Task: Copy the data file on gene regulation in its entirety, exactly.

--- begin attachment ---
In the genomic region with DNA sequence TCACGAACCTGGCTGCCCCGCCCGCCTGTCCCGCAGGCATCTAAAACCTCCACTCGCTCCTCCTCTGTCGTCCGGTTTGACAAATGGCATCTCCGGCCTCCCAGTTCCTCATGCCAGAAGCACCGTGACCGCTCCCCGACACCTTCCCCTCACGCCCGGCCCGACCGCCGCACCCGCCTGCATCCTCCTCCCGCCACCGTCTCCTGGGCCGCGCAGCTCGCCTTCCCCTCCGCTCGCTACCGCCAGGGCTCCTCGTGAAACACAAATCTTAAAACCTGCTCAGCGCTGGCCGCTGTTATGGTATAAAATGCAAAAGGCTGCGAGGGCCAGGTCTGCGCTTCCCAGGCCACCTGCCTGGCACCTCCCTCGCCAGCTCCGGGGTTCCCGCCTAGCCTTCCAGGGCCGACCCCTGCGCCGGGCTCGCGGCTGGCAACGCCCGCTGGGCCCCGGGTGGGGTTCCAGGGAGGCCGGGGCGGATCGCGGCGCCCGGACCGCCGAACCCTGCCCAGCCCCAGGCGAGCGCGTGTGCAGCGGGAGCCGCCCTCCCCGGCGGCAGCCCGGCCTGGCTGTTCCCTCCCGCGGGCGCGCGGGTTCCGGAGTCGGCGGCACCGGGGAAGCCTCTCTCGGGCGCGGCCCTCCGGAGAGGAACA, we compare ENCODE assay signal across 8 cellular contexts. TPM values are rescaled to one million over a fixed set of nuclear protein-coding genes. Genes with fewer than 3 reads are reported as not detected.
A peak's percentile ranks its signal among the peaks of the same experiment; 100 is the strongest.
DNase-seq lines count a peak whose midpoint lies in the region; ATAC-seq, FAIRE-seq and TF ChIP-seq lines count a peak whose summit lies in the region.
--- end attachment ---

In the genomic region with DNA sequence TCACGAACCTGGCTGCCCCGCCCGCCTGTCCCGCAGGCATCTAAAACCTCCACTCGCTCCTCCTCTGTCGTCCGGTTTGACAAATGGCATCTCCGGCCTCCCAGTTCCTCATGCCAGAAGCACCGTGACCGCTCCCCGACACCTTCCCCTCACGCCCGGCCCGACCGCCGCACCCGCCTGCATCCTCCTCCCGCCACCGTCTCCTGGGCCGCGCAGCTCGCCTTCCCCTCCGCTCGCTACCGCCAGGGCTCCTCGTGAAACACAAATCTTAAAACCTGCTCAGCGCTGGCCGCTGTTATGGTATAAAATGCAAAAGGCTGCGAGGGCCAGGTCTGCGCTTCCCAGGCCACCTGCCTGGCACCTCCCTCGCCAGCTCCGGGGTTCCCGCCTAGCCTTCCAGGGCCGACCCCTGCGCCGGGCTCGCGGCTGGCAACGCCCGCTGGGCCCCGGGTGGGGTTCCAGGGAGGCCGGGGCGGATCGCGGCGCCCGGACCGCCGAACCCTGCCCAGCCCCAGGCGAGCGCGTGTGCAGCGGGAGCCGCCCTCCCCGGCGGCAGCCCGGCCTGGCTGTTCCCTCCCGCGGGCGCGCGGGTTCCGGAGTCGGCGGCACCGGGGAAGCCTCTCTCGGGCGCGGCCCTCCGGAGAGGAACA, we compare ENCODE assay signal across 8 cellular contexts. TPM values are rescaled to one million over a fixed set of nuclear protein-coding genes. Genes with fewer than 3 reads are reported as not detected.
A peak's percentile ranks its signal among the peaks of the same experiment; 100 is the strongest.
DNase-seq lines count a peak whose midpoint lies in the region; ATAC-seq, FAIRE-seq and TF ChIP-seq lines count a peak whose summit lies in the region.